Canterbury DHBMonday 27 August 2012, 10:54AM
Media release from Canterbury DHB
The Canterbury District Health Board has received more than 110
gastroenteritis notifications from the Darfield Medical
Six of the notifications have already been confirmed as
campylobacter, but it is possible other organisms will also be
The gastroenteritis outbreak is likely to have been caused as a
result of problems with Darfield and Selwyn Rural water supplies
The Selwyn District Council has since corrected the issue with its
deep underground bore system, and water supplies were declared safe
to drink on August 21.
Canterbury Medical Officer of Health Dr Humphrey says
gastroenteritis can easily spread from one person to another.
Dr Humphrey says people with gastroenteritis need to rest and keep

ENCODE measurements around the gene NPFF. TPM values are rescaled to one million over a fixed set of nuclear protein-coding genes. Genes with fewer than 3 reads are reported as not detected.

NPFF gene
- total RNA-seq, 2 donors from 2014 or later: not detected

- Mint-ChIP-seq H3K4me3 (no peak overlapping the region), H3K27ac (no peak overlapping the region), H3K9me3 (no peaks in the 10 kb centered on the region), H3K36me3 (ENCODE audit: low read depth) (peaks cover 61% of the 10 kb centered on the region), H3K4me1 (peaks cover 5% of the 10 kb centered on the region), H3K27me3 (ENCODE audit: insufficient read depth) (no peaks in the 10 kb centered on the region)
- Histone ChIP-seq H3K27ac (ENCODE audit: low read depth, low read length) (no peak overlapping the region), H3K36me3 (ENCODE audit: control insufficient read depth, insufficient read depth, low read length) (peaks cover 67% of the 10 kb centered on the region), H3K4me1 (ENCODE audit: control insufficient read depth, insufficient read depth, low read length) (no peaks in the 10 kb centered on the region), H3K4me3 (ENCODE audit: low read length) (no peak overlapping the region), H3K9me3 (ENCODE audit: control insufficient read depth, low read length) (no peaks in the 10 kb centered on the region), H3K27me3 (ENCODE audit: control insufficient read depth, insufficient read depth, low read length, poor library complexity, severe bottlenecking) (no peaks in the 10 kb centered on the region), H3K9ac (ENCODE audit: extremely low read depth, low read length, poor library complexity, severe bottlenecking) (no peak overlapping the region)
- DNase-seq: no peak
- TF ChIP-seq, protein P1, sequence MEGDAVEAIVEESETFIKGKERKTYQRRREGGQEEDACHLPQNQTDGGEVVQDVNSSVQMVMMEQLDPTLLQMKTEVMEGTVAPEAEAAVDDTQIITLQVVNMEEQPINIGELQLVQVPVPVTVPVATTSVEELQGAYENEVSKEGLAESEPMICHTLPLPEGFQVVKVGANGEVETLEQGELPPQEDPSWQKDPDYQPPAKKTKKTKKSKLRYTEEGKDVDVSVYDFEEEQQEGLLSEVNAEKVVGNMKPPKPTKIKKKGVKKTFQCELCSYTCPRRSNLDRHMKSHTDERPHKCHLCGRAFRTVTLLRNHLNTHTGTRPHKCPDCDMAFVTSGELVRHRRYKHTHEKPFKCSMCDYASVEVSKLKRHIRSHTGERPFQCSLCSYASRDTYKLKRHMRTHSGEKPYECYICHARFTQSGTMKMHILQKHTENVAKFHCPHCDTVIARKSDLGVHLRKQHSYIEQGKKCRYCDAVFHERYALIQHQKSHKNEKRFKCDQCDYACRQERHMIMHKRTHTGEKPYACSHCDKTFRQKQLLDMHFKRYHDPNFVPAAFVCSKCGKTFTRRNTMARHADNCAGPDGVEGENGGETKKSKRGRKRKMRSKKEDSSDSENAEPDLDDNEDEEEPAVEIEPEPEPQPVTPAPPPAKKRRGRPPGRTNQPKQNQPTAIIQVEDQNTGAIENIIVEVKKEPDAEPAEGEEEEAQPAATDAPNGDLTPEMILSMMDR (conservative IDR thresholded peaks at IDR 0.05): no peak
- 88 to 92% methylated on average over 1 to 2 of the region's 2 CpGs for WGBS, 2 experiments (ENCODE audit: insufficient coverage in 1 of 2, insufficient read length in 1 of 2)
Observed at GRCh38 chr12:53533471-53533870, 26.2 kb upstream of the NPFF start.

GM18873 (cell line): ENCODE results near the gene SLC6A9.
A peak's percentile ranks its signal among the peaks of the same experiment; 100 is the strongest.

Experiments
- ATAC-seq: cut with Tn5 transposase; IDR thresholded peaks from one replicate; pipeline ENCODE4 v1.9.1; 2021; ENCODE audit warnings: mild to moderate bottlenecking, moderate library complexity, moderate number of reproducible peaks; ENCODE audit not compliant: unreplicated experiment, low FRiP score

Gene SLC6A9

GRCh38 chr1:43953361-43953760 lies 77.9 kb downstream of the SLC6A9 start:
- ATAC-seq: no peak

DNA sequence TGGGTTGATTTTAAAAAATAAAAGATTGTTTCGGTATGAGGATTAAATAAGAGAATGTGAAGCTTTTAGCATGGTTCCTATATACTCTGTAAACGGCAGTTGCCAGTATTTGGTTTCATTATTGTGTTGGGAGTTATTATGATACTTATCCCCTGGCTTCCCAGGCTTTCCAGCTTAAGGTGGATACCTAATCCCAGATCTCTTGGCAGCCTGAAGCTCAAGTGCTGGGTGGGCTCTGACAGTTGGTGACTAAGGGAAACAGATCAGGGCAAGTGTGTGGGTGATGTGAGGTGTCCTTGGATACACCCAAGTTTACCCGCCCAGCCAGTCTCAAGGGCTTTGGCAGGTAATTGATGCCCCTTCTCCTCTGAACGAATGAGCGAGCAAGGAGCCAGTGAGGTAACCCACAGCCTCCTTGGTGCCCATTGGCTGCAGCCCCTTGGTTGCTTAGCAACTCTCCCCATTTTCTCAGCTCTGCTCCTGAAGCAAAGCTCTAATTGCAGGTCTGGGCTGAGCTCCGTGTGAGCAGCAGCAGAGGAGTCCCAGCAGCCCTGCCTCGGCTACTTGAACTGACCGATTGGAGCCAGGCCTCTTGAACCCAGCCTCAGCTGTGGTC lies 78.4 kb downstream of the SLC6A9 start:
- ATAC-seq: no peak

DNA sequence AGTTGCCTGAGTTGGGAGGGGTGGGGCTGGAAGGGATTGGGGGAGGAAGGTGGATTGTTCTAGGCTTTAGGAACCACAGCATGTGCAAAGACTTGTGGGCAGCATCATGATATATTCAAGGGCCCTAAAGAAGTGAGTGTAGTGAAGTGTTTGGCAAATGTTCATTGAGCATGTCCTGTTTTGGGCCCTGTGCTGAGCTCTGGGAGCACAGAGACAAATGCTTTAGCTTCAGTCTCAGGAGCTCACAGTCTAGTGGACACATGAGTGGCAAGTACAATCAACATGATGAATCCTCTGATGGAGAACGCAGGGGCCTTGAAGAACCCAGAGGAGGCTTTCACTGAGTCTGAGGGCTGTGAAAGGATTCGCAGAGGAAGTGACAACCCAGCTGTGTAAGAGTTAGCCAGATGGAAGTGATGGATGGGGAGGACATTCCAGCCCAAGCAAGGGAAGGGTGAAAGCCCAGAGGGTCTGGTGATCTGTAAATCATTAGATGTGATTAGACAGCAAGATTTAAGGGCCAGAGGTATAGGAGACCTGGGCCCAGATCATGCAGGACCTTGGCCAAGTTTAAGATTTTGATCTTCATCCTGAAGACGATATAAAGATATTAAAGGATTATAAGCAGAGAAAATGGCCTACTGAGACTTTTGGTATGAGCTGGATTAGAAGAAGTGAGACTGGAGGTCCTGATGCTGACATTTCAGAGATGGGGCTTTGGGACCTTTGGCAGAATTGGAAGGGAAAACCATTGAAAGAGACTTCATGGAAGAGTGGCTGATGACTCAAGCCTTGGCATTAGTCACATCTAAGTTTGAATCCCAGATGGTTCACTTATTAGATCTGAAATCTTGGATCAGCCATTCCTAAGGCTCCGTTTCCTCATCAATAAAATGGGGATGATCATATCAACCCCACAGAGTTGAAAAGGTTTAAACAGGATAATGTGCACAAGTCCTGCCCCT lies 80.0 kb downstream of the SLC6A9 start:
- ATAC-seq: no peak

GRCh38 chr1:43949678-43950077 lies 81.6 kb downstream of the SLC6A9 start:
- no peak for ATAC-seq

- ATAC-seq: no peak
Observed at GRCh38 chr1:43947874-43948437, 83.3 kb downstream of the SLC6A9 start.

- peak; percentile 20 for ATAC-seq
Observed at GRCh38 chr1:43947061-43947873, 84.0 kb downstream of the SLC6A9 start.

"It is helpful to have small sips often, every five to 10 minutes.
Even if the patient is vomiting they are still likely to absorb
some water. After 12-24 hours and if vomiting has stopped, patients
should try eating small amounts of food."
To stop it spreading: Wash your hands after toileting and before
eating, after changing nappies, before and after preparing food,
and after touching pets or animals. Use soap and water, wash hands
for 20 seconds and dry hands for 20 seconds. Patients must not
prepare food for others. Patients must stay away from school or
work. Use bleach when cleaning up vomit or faeces and throw away
the cloth afterwards. Add 20 ml of bleach to a litre of water. If
you are looking after someone who is vomiting, use paper towels or
toilet paper and throw away afterwards.
People should contact their General Practice team if: A baby is
unable to keep anything down for eight hours (young babies and
children can become dehydrated after 12 hours).
A child aged over 18 months is unable to keep anything down for 24
hours. The patient has not been drinking but still has diarrhoea
and vomiting The patient has started getting stomach pain and it is
getting worse. There is blood in the patient's vomit or faeces
(poo). There has been no improvement after six hours for babies, 12
hours for children and 24 hours for adults. There are signs of
dehydration (dry mouth and tongue